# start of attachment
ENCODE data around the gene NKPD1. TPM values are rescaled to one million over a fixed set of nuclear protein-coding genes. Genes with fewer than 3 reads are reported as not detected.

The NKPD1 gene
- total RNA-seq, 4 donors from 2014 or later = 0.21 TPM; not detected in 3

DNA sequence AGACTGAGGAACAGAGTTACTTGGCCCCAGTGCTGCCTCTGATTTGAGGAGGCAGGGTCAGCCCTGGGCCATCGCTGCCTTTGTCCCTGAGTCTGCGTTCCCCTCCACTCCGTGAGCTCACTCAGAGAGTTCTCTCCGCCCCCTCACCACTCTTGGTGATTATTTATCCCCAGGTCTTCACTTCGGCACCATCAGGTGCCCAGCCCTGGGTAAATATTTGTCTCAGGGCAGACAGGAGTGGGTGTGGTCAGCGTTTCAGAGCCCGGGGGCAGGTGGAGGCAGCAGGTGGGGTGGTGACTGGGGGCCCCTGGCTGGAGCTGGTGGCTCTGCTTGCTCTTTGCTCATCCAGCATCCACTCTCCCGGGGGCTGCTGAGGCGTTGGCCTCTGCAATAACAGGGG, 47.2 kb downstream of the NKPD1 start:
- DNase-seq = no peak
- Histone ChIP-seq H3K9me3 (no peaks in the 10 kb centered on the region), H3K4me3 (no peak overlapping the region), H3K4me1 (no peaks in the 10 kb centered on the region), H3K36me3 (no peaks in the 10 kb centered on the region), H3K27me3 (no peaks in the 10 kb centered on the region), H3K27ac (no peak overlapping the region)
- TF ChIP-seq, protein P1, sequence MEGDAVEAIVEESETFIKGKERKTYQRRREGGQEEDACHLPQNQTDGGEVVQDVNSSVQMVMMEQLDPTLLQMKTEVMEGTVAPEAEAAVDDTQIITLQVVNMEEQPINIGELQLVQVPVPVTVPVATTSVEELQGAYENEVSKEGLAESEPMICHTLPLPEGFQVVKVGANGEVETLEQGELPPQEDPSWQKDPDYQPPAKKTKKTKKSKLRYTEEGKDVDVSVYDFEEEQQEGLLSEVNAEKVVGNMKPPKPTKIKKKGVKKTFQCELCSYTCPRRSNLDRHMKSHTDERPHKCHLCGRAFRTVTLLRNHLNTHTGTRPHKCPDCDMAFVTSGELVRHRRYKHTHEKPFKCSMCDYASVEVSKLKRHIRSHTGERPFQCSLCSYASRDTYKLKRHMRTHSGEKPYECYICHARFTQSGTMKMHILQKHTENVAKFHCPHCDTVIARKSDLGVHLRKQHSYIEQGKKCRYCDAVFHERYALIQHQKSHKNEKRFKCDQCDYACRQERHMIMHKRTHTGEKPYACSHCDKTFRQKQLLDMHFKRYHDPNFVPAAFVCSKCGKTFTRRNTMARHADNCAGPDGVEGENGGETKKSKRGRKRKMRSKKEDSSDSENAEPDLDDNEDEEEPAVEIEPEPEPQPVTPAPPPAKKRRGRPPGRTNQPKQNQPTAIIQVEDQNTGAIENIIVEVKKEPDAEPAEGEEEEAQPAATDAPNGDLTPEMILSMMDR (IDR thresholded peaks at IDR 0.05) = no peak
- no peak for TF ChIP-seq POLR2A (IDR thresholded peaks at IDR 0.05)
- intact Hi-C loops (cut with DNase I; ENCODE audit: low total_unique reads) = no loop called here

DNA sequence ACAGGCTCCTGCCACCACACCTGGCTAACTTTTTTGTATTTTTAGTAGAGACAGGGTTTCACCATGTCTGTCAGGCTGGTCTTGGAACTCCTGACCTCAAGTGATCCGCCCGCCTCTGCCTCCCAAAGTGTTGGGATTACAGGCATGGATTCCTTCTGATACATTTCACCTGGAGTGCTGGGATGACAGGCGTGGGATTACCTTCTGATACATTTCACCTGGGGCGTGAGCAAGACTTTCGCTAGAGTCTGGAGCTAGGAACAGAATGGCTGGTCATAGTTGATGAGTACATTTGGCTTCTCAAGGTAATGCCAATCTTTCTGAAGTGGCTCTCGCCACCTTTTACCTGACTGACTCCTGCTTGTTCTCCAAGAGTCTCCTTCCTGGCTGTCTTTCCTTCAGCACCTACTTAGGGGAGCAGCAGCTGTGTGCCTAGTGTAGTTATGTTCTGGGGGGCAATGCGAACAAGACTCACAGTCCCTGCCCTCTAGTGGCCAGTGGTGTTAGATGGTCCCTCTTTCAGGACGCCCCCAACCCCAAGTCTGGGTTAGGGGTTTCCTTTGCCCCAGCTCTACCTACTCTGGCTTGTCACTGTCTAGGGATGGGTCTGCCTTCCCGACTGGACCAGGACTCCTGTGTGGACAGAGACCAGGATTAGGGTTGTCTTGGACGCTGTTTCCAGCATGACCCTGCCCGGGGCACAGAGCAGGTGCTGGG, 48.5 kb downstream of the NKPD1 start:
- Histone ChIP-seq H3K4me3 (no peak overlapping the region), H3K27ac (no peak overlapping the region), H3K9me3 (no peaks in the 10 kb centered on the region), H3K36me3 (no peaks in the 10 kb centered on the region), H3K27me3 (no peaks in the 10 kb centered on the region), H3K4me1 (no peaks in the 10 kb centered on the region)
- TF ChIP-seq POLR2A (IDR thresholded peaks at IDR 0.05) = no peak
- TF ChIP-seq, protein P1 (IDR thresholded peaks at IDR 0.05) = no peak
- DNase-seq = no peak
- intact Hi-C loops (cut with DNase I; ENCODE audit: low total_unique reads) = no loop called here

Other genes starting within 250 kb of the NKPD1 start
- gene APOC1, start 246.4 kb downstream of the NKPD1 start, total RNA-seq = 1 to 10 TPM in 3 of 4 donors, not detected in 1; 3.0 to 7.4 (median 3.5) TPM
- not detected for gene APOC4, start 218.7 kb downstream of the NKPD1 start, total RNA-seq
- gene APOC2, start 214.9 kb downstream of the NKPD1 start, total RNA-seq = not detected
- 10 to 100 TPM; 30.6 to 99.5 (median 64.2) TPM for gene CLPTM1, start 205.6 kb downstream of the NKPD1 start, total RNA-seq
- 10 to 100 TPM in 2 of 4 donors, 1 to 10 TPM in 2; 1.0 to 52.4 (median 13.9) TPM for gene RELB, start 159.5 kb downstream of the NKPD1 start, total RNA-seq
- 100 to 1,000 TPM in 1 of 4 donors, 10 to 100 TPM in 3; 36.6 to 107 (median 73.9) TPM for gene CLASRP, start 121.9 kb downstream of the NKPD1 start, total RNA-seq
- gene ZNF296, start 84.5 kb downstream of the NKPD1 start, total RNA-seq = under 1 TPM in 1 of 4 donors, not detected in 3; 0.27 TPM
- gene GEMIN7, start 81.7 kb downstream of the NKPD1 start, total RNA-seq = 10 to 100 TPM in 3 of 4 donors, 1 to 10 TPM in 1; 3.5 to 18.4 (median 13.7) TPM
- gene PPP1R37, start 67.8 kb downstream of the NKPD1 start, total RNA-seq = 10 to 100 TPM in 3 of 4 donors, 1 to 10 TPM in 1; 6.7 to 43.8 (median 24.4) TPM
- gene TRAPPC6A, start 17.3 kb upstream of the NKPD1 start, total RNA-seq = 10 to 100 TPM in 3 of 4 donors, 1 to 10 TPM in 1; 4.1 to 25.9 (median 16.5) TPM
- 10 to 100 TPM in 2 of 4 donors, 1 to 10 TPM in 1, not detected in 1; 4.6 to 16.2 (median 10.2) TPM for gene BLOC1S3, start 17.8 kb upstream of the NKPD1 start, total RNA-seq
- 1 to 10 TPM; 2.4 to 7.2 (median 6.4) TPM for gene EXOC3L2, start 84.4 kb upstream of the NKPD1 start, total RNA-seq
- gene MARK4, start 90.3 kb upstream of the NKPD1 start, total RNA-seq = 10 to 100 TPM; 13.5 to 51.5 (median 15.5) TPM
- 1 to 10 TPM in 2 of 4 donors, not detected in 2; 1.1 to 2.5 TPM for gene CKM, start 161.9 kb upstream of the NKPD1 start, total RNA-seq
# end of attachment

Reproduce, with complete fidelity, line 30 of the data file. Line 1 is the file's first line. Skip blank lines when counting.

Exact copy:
- 1 to 10 TPM in 2 of 4 donors, not detected in 2; 1.1 to 2.5 TPM for gene CKM, start 161.9 kb upstream of the NKPD1 start, total RNA-seq